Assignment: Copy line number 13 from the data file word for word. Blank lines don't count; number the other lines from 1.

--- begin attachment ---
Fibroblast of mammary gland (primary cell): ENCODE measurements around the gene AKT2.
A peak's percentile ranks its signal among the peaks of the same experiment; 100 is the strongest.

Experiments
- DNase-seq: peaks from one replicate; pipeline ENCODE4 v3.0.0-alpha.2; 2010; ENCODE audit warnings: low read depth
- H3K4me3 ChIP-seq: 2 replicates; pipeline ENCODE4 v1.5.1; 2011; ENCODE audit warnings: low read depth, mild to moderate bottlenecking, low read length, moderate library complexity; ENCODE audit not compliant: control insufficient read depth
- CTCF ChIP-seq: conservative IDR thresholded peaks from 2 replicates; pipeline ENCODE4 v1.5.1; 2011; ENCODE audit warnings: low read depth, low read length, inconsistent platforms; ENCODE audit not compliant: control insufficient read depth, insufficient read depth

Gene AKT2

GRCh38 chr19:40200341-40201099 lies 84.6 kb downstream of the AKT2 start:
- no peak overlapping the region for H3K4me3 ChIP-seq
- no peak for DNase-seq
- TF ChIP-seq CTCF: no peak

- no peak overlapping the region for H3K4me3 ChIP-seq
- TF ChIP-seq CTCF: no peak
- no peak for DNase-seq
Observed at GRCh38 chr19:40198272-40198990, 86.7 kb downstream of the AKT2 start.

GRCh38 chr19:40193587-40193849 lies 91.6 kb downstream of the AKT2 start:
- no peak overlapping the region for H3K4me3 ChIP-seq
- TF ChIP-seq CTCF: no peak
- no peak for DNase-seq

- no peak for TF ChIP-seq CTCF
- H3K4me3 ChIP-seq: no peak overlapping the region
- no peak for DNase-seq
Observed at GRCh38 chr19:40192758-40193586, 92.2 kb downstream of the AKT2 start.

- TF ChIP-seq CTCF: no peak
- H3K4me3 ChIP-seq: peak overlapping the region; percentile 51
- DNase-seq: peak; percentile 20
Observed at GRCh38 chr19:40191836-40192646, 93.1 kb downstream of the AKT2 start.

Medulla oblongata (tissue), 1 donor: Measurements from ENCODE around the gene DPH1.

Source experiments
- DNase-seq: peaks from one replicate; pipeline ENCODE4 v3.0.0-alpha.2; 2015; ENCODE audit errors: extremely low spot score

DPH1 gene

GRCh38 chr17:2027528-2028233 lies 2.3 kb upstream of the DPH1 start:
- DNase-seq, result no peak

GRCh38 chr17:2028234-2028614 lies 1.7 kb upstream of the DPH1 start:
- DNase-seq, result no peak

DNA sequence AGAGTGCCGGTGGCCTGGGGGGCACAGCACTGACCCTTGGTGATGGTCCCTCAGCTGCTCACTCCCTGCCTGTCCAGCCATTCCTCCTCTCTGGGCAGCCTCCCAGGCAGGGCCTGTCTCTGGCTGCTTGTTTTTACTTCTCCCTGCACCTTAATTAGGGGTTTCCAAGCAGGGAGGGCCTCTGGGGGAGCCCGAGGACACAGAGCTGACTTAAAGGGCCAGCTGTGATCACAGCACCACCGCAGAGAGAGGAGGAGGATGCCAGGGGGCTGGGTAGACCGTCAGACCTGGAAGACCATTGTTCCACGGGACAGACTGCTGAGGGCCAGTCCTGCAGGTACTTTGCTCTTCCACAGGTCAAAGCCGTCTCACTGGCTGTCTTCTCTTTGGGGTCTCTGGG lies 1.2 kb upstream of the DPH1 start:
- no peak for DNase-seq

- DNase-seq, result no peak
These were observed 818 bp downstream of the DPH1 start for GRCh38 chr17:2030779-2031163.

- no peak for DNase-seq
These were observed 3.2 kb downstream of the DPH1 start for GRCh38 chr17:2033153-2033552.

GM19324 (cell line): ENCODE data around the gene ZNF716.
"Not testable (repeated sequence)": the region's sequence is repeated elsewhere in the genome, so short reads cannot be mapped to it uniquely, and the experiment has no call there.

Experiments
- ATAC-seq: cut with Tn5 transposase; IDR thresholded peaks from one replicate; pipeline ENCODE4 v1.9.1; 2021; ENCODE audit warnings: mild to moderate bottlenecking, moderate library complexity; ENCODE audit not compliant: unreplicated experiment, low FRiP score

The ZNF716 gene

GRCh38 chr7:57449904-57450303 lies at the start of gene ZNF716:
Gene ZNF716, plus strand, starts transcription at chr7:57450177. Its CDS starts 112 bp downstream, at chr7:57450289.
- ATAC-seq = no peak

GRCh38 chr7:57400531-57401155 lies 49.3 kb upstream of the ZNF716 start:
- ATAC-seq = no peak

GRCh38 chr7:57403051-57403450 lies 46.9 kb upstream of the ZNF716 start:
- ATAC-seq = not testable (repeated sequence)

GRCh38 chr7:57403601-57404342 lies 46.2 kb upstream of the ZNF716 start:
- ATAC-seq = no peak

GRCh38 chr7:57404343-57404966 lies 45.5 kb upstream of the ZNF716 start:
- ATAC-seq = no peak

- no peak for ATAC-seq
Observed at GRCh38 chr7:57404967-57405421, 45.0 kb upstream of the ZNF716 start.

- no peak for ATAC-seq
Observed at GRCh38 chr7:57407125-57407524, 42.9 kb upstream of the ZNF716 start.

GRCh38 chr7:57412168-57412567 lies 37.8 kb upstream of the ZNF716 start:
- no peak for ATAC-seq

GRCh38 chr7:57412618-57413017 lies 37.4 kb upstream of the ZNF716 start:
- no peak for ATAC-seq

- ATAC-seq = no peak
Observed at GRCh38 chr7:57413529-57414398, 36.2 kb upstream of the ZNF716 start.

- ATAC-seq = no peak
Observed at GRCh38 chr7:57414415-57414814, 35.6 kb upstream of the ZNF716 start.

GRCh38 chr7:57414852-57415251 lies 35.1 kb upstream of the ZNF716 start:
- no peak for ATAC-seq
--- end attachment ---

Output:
- TF ChIP-seq CTCF: no peak